At the UDS in Copenhagen I finally had time to attend a session on Juju Charms. I knew the theory of Juju, which is that allows you to easily deploy and link services on public clouds, locally, or even on bare metal, but I never had time to try it out. The Charm School (registration required) session in Copenhagen really showed me the power of what Juju can give you. For example, when I first setup my blog, I had to find a webhost, get an an ssh account, download WordPress, install it, and dependencies, setup mysql, configure WordPress, debug why they weren’t communicating, etc. It was super annoying and took way too long. Now, imagine you want to setup ten blogs, or ten instances of couchdb, or one hundred, or one thousand, and it quickly becomes untenable. With juju, setting up a blog is as simple as:
- juju deploy wordpress
- juju deploy mysql
- juju add-relation wordpress mysql
- juju expose wordpress
A few minutes later, and I have a functioning WordPress install. For more complex setups and installs Juju helps to manage the relationships between charms and sends events that the charms react to. This makes it easy to add and remove services like haproxy and memcached to an existing webapp. This interaction between charms implies that the more charms that are available the more useful they all become; the network effect applies to charms!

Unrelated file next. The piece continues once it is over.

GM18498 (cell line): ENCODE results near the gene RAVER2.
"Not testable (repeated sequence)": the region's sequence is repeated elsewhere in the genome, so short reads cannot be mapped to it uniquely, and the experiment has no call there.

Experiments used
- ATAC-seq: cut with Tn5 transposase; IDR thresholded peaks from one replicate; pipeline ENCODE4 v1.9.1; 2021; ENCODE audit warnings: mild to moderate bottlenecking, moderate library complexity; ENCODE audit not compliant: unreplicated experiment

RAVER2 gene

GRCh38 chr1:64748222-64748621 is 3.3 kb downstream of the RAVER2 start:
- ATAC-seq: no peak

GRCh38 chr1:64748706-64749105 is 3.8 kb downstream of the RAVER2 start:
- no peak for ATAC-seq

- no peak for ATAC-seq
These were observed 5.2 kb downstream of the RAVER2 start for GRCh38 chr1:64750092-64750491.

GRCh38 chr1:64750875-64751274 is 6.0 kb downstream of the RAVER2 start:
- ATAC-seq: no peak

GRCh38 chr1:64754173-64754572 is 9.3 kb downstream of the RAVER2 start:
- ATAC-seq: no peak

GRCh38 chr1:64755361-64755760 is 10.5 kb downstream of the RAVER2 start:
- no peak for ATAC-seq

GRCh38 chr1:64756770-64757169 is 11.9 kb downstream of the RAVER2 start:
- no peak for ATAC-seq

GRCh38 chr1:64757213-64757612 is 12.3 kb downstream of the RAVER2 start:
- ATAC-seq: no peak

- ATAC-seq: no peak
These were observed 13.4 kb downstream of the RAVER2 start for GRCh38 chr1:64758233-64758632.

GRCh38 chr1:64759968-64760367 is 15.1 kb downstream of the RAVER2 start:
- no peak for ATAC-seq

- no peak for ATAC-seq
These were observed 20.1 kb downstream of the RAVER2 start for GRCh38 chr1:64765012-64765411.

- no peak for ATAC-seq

So after I got home, Charm School had left me energized and ready to write a charm, but I didn’t have any great ideas, until I remembered an app that I’ve used before called Tracks. Tracks is a GTD app, in other words, a fancy todo list. I’d used it hosted before, but my free host went offline and I lost all my to do items. Hosting my own would be much safer. So I started working on a Tracks charm.
If you need an idea for a charm, think about what tools you use that you have to setup, what software have you installed and configured recently? If you need an idea and nothing stands out, you can check out the list of “Charm Needed” bugs. Actually you should check that list regardless to make sure nobody else is already writing the same one.
With an idea in hand, I sat down to write my Charm. Step one is the documentation, most of which was contained on this page “Writing a Charm“. I fully expected to spend three weeks learning a new programming language with arcane black magic commands, but I was pleasantly surprised to learn that you can write a charm in any language you want. Most charms seem to be shell scripts or Python and my charm was simple enough that I wrote it in bash.
During the process of charm writing you may have some questions, and there’s plenty of help to be had. First, the examples that are contained in the juju trunk are OLD and I wouldn’t recommend you follow them. They are missing things like README files and don’t expose http interfaces, which was requested for my charm. Instead I’d recommend you pull the wordpress, mysql, and drupal charms from the charm store. If the examples aren’t enough, you can always ask in #juju on freenode or use askubuntu.com. Once your charm works, you can submit it for review. You’ll probably learn a lot during the review, every person I’ve talked to has.
Finally after a bit of work off and on, my charm was done! I submitted it for review, made a few fixes and it made it into the store.